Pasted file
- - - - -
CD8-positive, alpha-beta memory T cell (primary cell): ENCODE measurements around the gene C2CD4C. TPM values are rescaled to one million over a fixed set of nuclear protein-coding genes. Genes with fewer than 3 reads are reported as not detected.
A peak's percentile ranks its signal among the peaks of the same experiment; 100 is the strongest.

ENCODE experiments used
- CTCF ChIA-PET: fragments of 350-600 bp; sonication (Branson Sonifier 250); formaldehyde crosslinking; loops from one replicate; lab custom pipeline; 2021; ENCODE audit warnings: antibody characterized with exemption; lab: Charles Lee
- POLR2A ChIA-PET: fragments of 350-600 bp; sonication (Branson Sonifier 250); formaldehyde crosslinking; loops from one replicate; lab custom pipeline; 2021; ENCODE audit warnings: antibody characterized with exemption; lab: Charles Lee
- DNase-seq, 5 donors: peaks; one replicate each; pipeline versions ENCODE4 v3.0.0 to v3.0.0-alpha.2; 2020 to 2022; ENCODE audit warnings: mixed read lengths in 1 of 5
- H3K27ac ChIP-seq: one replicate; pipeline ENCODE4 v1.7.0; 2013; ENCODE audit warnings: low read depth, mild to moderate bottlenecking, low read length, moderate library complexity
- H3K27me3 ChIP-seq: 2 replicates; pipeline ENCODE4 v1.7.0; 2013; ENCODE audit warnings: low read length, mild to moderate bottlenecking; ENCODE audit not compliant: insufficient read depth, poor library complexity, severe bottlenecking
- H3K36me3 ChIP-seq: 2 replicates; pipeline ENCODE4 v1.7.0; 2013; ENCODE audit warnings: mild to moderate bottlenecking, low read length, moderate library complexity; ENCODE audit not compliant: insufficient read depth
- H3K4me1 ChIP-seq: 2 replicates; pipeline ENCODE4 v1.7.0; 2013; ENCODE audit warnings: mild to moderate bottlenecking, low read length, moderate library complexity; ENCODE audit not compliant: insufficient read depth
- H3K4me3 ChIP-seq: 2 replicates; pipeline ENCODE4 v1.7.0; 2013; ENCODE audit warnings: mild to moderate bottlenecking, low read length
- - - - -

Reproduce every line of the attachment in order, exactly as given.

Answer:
CD8-positive, alpha-beta memory T cell (primary cell): ENCODE measurements around the gene C2CD4C. TPM values are rescaled to one million over a fixed set of nuclear protein-coding genes. Genes with fewer than 3 reads are reported as not detected.
A peak's percentile ranks its signal among the peaks of the same experiment; 100 is the strongest.

ENCODE experiments used
- CTCF ChIA-PET: fragments of 350-600 bp; sonication (Branson Sonifier 250); formaldehyde crosslinking; loops from one replicate; lab custom pipeline; 2021; ENCODE audit warnings: antibody characterized with exemption; lab: Charles Lee
- POLR2A ChIA-PET: fragments of 350-600 bp; sonication (Branson Sonifier 250); formaldehyde crosslinking; loops from one replicate; lab custom pipeline; 2021; ENCODE audit warnings: antibody characterized with exemption; lab: Charles Lee
- DNase-seq, 5 donors: peaks; one replicate each; pipeline versions ENCODE4 v3.0.0 to v3.0.0-alpha.2; 2020 to 2022; ENCODE audit warnings: mixed read lengths in 1 of 5
- H3K27ac ChIP-seq: one replicate; pipeline ENCODE4 v1.7.0; 2013; ENCODE audit warnings: low read depth, mild to moderate bottlenecking, low read length, moderate library complexity
- H3K27me3 ChIP-seq: 2 replicates; pipeline ENCODE4 v1.7.0; 2013; ENCODE audit warnings: low read length, mild to moderate bottlenecking; ENCODE audit not compliant: insufficient read depth, poor library complexity, severe bottlenecking
- H3K36me3 ChIP-seq: 2 replicates; pipeline ENCODE4 v1.7.0; 2013; ENCODE audit warnings: mild to moderate bottlenecking, low read length, moderate library complexity; ENCODE audit not compliant: insufficient read depth
- H3K4me1 ChIP-seq: 2 replicates; pipeline ENCODE4 v1.7.0; 2013; ENCODE audit warnings: mild to moderate bottlenecking, low read length, moderate library complexity; ENCODE audit not compliant: insufficient read depth
- H3K4me3 ChIP-seq: 2 replicates; pipeline ENCODE4 v1.7.0; 2013; ENCODE audit warnings: mild to moderate bottlenecking, low read length